The sorting and NULL values page 2
MySQL allows us to use DISTINCT without mandatory listing the sorting columns in SELECT clause. However MySQL has not analog of WITH TIES to solve the task extremely simply. Because of this we need to use subquery to deduce all the models with lowest price in the sorting-based method:
The same solution will work under PostgreSQL also, but the latter has a feature you usefully to know about. Namely, we can point where NULLs ought to be deduced - in the end or in the beginning of the result set. In view of solving our task, it is desired that the NULLs will go in the end of the sorted list. In this case we reduce the extra operation which eliminates NULL values.
By the way, NULL values go in the end of result set when sorting is performed in ascending order. Because of this NULLS LAST keywords which we used in the above query can be omitted in the solution of the task.
If we want that NULLs went in the beginning of the result set when sorting, we should write NULLS FIRST instead.
We could imitate in MySQL the behaviour of NULLS FIRST/LAST features. To do this, we'll use the fact that boolean data type in this DBMS is presented as TINYINT(1). Specifically, this means that 0 is corresponding to FALSE, whereas nonzero values are considered true. With so doing, a logical expression that is true represents 1, i.e.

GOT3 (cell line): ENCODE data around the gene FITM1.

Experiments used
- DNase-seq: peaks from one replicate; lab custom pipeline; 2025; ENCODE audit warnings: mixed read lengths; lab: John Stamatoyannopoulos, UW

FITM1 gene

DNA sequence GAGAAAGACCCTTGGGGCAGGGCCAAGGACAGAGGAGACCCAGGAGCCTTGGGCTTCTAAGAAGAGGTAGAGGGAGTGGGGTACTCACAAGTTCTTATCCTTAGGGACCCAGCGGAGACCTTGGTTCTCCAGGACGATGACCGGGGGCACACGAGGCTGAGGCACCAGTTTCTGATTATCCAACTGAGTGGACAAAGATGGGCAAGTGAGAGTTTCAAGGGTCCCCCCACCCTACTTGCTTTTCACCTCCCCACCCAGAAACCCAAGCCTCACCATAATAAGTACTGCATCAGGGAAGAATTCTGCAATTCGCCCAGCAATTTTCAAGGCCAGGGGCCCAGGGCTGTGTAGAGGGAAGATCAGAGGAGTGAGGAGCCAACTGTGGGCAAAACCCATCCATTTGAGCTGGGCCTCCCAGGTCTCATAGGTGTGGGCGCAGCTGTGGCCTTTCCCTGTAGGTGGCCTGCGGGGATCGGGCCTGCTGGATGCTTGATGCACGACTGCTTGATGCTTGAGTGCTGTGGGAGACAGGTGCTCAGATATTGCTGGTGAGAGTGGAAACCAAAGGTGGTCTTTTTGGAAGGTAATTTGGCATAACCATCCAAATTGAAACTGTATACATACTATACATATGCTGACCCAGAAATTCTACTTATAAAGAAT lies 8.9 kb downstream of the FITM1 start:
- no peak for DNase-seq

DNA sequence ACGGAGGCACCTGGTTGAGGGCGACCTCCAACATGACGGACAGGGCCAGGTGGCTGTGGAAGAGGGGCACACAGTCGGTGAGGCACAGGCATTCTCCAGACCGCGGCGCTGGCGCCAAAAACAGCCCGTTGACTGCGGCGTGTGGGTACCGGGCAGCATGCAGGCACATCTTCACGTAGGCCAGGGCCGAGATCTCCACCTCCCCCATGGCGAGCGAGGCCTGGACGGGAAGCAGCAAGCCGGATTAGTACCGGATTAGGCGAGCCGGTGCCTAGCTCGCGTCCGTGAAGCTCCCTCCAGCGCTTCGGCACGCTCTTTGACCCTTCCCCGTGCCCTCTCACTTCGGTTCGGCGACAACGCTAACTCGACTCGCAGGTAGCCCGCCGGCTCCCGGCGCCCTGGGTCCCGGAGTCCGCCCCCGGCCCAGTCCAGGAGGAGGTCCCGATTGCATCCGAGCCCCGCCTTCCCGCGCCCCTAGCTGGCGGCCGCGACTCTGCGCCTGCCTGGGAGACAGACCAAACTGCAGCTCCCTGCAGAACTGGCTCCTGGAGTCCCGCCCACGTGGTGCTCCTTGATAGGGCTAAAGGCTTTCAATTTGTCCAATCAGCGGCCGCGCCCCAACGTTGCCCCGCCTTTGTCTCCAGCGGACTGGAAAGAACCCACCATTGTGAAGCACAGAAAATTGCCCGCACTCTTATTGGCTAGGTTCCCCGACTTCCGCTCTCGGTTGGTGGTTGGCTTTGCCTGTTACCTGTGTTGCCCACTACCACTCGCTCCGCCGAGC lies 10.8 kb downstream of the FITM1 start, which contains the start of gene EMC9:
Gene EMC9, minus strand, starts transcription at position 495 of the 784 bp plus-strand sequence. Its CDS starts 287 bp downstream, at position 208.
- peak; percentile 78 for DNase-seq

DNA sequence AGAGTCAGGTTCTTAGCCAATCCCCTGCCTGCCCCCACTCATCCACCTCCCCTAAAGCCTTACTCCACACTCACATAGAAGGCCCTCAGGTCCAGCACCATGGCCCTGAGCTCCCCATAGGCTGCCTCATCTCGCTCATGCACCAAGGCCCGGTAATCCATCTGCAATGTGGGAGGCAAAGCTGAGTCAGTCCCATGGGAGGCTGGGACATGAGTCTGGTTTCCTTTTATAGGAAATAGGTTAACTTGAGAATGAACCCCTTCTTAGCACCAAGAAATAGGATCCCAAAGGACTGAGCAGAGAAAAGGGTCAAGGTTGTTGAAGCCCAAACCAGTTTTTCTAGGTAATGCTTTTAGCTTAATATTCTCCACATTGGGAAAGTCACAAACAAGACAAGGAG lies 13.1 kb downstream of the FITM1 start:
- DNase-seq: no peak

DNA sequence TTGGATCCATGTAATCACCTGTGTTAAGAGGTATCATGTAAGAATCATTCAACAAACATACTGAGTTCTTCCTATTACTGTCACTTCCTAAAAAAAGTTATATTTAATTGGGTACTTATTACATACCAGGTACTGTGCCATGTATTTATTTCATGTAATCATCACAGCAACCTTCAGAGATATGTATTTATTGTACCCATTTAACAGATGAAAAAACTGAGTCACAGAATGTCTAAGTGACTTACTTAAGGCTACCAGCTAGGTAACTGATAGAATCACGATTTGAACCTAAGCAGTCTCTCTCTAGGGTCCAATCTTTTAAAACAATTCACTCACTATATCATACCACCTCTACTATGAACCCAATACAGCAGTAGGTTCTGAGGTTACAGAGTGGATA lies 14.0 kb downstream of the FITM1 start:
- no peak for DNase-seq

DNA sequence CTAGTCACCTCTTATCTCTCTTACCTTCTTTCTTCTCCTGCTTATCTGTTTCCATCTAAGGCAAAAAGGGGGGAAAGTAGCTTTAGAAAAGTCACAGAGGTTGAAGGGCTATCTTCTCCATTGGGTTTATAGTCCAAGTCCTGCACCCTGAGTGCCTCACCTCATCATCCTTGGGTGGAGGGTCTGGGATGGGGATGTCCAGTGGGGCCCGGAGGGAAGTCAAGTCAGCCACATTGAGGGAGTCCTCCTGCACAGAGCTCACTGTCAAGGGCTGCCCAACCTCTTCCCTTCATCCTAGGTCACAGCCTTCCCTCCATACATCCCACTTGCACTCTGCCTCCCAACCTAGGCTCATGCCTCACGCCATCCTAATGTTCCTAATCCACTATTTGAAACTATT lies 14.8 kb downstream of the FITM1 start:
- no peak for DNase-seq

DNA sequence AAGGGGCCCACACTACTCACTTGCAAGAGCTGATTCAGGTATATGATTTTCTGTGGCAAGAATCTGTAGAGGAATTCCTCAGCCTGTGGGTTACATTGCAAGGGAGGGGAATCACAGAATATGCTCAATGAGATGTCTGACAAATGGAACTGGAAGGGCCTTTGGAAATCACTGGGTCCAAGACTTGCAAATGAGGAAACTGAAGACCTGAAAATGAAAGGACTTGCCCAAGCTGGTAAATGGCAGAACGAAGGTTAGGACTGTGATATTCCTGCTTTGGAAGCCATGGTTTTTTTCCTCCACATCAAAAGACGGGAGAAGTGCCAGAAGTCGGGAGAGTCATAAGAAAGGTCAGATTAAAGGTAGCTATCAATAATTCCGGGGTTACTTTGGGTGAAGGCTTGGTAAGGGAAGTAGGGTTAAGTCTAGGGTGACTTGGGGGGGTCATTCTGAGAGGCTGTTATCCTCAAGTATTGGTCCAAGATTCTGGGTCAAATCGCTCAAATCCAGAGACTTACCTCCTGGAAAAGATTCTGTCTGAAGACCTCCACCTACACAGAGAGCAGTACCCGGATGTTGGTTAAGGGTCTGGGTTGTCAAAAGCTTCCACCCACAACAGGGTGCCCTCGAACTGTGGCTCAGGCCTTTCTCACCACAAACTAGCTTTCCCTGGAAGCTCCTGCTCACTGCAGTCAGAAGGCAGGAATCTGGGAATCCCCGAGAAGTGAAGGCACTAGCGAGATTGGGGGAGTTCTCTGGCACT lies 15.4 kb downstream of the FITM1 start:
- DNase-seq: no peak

Taking into account that 0 precedes 1 when sorting in ascending order, we can adapt for MySQL the solution obtained for PostgreSQL:
Similarly PostgreSQL, Oracle places NULLs in the end of the result set when sorting in the ascending order. There are NULLS FIRST/LAST also, but analog of LIMIT/TOP N for limiting the number of returned rows is absent.
To imitate the above approach to solution of the task in Oracle, we can use embedded function ROWNUM. The function performs numbering of the rows of a query, but does it after execution of FROM and WHERE clauses, i.e. before execution of SELECT and ORDER BY clauses. This can be illustrated by the result of the following query:
We can see that the row number does not correspond to sorting order. It is easy to verify that the numbering corresponds to the code column. This is due to the fact that optimizer uses index on this column when executing the query. So, to find out the lowest price on the base of sorting, we need to use subquery:
As in the case of MySQL and PostgreSQL, we'll use this query for obtaining models which have price determined with aid of it.
Solomon said: "In much wisdom is much grief: and he that increaseth knowledge increaseth sorrow."
Use standard solutions, I say. :-)
In conclusion, I want to tell about a way to solution which uses ranking functions. Solution idea is in ranking (RANK function is used) of the rows over ascending order of price with following choosing the (unique) rows having the rank of 1. The following query must work under any DBMS which support window functions: